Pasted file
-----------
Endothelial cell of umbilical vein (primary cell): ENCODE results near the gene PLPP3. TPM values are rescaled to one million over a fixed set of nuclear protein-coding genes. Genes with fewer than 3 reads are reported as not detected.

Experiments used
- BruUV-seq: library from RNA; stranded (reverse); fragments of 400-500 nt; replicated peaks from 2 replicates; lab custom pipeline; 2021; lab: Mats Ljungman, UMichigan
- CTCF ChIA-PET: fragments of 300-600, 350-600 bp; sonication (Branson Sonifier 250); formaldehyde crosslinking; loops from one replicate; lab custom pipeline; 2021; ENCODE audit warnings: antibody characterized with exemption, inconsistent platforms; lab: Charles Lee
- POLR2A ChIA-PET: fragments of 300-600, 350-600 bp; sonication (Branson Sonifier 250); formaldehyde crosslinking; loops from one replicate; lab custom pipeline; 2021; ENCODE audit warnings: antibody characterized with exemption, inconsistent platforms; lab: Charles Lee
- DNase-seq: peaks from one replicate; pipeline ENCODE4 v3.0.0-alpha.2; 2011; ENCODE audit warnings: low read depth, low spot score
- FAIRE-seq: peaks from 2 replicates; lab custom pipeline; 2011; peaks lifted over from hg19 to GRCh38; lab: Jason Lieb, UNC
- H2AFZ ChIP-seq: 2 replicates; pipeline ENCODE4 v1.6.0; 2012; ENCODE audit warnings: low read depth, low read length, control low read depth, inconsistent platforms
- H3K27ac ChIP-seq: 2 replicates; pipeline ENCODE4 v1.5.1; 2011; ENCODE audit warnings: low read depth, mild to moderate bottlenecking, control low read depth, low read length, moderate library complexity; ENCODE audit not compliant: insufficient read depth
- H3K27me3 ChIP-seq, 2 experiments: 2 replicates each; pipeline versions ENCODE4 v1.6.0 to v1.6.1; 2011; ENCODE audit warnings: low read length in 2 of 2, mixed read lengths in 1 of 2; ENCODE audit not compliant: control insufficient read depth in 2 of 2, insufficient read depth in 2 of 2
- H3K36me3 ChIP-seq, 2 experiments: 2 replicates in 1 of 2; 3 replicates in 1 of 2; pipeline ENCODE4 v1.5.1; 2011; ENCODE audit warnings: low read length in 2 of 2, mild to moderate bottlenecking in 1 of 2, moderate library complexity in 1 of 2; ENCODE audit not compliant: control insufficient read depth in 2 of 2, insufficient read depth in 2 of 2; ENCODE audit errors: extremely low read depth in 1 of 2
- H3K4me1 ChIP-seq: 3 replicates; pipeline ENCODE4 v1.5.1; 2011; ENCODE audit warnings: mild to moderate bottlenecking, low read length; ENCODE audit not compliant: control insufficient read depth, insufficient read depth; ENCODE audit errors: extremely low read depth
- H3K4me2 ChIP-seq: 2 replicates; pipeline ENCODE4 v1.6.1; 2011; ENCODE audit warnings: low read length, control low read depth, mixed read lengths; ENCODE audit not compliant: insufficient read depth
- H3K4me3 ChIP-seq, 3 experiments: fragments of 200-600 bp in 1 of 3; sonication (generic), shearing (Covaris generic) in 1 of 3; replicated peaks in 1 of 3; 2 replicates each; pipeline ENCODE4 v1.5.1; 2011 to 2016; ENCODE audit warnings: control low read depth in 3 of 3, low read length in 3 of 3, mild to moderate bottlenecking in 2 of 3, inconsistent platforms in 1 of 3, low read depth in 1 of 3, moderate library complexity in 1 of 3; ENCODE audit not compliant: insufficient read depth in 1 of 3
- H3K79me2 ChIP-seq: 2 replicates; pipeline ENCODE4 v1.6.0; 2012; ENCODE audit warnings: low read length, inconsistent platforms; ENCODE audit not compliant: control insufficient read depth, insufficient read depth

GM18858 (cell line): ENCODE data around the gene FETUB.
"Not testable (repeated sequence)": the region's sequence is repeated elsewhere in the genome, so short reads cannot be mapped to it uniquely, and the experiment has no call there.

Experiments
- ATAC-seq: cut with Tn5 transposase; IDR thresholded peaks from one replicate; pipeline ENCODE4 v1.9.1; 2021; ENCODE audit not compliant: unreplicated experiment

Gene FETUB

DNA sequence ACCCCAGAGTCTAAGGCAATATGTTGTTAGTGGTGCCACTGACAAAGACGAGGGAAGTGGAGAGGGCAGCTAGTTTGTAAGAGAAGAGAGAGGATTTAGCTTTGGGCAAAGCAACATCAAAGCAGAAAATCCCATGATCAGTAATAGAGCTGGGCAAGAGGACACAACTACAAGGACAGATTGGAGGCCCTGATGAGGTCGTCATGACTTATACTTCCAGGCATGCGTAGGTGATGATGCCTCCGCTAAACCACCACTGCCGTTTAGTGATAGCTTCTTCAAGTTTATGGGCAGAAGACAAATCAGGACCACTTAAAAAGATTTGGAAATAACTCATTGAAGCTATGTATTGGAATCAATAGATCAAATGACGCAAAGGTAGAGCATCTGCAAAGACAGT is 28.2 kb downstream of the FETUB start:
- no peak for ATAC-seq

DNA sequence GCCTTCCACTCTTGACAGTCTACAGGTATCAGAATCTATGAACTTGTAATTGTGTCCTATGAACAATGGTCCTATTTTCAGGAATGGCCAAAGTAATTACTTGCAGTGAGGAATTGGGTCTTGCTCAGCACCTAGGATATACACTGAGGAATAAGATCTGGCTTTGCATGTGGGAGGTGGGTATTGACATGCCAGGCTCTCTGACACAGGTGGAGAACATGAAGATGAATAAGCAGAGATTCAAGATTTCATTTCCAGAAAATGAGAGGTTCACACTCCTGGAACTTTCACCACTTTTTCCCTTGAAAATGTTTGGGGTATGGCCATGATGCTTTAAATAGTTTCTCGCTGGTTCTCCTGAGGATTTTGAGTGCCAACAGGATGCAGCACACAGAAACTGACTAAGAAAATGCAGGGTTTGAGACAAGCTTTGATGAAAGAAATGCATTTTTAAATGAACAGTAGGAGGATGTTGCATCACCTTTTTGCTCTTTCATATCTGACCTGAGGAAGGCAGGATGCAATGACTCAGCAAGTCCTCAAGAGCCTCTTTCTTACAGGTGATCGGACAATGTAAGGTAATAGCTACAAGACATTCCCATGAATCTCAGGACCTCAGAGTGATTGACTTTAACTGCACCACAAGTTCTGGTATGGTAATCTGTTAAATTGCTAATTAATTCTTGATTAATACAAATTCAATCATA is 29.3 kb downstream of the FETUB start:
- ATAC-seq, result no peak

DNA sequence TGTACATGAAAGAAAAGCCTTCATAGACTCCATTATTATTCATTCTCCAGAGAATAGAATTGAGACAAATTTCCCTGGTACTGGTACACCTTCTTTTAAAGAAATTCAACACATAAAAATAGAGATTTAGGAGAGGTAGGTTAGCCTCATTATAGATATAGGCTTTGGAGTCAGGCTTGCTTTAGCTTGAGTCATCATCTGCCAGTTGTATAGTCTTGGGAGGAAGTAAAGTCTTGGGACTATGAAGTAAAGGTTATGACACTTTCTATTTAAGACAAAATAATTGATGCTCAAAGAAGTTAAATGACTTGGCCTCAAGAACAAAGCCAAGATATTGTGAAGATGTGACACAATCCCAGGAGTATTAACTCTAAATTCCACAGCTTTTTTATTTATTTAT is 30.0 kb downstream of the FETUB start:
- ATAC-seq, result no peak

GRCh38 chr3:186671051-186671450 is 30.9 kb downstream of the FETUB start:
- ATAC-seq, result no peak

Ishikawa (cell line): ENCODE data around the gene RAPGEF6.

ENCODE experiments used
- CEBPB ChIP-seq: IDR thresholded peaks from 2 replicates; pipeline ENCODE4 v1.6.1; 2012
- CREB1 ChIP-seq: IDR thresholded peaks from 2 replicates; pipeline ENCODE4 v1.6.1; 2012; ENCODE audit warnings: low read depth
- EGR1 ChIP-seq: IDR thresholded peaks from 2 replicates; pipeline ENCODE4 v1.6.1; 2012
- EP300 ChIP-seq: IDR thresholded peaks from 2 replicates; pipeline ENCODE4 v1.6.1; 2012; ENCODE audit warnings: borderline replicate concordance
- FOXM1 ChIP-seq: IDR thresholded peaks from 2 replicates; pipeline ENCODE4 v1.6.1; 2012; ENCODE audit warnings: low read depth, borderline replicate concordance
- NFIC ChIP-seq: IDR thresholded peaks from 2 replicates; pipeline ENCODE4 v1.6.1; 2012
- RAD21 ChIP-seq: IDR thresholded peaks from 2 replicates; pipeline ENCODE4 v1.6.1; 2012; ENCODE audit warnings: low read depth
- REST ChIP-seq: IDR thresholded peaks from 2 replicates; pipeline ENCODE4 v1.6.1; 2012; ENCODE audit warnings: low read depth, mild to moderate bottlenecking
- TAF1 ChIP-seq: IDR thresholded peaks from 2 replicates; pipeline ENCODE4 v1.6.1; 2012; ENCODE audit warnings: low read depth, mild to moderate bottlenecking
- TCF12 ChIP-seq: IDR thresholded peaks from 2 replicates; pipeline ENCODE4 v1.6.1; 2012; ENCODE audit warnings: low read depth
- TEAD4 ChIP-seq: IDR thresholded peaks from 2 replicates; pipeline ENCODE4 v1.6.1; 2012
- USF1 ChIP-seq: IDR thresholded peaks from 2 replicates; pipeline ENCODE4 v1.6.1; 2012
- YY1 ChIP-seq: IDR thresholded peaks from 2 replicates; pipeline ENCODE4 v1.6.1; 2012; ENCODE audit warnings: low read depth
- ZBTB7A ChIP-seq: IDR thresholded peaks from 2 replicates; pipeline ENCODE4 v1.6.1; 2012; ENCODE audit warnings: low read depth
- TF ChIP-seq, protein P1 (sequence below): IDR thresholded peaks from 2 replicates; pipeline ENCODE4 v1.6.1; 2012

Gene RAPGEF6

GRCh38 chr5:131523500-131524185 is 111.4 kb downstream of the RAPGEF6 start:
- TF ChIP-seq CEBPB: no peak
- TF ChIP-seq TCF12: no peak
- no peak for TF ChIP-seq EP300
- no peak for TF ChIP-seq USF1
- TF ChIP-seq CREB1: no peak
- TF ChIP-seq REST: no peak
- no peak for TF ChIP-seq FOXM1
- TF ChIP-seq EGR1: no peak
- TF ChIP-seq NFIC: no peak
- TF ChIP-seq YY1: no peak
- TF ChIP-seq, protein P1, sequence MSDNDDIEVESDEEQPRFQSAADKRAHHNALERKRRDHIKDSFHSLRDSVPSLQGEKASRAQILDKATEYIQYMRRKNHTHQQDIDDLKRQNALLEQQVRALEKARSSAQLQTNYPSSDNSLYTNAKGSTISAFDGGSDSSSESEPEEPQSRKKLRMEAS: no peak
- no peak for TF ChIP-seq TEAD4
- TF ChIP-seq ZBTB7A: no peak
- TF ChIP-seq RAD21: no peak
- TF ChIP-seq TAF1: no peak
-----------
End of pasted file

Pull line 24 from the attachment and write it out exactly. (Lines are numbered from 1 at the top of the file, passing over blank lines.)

- ATAC-seq, result no peak